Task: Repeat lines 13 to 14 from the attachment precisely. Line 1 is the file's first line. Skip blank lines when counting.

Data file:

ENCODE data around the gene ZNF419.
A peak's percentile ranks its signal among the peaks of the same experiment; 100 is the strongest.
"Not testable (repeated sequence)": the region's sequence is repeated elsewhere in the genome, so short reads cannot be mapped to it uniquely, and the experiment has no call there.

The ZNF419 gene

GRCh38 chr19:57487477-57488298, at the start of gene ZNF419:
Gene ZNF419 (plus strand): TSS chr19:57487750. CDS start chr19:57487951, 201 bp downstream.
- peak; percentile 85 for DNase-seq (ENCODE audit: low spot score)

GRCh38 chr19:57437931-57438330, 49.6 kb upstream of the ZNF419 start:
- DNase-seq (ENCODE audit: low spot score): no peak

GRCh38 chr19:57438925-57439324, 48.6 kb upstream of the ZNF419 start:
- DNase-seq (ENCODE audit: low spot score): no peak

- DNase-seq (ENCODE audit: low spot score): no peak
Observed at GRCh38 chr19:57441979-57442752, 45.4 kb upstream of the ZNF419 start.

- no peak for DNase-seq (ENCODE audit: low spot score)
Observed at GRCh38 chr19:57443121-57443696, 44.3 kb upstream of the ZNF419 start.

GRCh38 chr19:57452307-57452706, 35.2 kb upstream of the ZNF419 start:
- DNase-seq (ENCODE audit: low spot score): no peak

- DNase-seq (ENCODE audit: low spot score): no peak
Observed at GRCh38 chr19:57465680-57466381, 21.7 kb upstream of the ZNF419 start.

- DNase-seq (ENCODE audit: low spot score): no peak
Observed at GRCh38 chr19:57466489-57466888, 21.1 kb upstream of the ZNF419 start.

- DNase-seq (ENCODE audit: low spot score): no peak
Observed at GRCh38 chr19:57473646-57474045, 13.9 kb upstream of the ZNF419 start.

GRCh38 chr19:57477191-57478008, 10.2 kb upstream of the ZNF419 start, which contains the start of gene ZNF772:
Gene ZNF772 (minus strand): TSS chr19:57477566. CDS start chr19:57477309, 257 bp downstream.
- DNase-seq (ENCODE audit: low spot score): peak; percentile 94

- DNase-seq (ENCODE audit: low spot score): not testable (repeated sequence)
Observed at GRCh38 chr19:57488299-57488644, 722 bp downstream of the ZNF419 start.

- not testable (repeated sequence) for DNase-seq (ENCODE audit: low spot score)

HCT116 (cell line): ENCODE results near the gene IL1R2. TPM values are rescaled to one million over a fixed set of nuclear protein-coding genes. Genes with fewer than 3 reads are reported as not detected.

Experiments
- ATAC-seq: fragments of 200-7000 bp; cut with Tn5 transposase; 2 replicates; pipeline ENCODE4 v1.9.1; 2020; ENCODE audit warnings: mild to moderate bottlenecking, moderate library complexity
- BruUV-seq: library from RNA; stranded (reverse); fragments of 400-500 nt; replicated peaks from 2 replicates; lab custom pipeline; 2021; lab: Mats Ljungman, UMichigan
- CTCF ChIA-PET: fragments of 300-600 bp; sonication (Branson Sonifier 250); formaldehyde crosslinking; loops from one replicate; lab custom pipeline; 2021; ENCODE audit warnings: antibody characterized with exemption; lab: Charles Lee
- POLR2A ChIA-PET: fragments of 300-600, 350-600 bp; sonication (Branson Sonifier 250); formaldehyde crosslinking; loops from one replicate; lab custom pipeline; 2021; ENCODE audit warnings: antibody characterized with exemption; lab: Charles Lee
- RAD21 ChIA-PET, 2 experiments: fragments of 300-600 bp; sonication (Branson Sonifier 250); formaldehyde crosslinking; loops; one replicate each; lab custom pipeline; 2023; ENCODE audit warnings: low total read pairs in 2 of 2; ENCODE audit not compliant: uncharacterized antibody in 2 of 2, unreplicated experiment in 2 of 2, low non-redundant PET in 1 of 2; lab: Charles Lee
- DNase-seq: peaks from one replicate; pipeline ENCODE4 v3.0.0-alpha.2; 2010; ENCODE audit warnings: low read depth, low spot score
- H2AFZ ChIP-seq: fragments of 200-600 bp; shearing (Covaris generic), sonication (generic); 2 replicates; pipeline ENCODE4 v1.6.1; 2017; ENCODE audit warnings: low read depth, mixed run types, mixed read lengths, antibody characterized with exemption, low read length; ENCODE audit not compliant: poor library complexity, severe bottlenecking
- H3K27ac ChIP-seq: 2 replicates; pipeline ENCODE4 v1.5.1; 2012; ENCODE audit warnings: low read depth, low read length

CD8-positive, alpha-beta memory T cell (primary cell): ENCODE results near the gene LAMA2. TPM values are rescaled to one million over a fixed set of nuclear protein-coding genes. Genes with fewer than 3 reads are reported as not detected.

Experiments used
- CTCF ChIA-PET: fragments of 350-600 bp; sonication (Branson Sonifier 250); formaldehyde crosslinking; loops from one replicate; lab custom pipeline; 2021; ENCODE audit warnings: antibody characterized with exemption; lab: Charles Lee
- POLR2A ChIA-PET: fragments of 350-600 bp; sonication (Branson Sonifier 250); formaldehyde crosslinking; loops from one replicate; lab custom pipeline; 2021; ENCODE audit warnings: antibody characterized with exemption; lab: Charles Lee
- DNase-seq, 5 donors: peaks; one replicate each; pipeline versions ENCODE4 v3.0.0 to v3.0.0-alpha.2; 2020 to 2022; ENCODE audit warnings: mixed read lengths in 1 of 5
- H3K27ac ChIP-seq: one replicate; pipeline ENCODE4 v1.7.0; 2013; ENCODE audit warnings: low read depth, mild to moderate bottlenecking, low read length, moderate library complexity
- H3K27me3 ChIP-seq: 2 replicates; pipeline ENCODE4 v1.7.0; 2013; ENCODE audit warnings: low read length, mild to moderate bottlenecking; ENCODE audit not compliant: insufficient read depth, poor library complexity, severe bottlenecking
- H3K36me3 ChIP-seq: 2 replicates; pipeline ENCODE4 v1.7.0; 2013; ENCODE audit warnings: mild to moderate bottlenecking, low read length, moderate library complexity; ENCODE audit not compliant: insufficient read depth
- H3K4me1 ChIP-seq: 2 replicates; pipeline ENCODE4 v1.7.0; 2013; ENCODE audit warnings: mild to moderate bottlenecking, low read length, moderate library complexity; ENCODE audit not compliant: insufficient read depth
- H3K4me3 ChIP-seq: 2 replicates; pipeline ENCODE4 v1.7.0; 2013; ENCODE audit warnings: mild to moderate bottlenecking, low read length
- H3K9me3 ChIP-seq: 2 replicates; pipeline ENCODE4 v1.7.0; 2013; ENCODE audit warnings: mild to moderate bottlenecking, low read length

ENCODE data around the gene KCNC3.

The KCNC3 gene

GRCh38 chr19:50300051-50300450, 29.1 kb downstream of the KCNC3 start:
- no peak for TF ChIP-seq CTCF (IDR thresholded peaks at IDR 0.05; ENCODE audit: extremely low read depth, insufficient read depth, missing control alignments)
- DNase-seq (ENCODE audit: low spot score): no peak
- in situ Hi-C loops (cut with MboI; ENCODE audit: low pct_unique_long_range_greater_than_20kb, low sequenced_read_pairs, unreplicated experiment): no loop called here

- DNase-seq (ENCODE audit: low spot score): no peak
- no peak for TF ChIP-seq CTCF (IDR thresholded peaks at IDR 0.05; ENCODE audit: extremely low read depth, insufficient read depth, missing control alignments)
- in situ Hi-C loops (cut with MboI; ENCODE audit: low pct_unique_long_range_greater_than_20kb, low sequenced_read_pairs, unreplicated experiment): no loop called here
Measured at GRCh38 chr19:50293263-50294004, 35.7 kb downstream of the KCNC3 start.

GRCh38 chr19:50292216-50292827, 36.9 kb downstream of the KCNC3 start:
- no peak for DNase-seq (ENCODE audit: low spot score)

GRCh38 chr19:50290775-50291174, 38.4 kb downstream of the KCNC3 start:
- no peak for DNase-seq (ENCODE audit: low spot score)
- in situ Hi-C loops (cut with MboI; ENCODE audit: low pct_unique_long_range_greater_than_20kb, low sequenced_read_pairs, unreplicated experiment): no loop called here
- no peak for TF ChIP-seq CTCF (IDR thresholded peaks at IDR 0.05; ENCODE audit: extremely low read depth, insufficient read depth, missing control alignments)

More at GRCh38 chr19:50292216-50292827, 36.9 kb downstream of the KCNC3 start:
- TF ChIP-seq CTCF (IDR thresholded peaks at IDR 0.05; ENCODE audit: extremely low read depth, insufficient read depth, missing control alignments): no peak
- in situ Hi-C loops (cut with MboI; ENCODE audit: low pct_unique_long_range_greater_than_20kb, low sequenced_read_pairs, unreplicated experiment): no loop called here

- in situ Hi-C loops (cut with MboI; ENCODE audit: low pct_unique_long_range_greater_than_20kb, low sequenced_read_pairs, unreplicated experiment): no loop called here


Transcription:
Observed at GRCh38 chr19:57441979-57442752, 45.4 kb upstream of the ZNF419 start.

- no peak for DNase-seq (ENCODE audit: low spot score)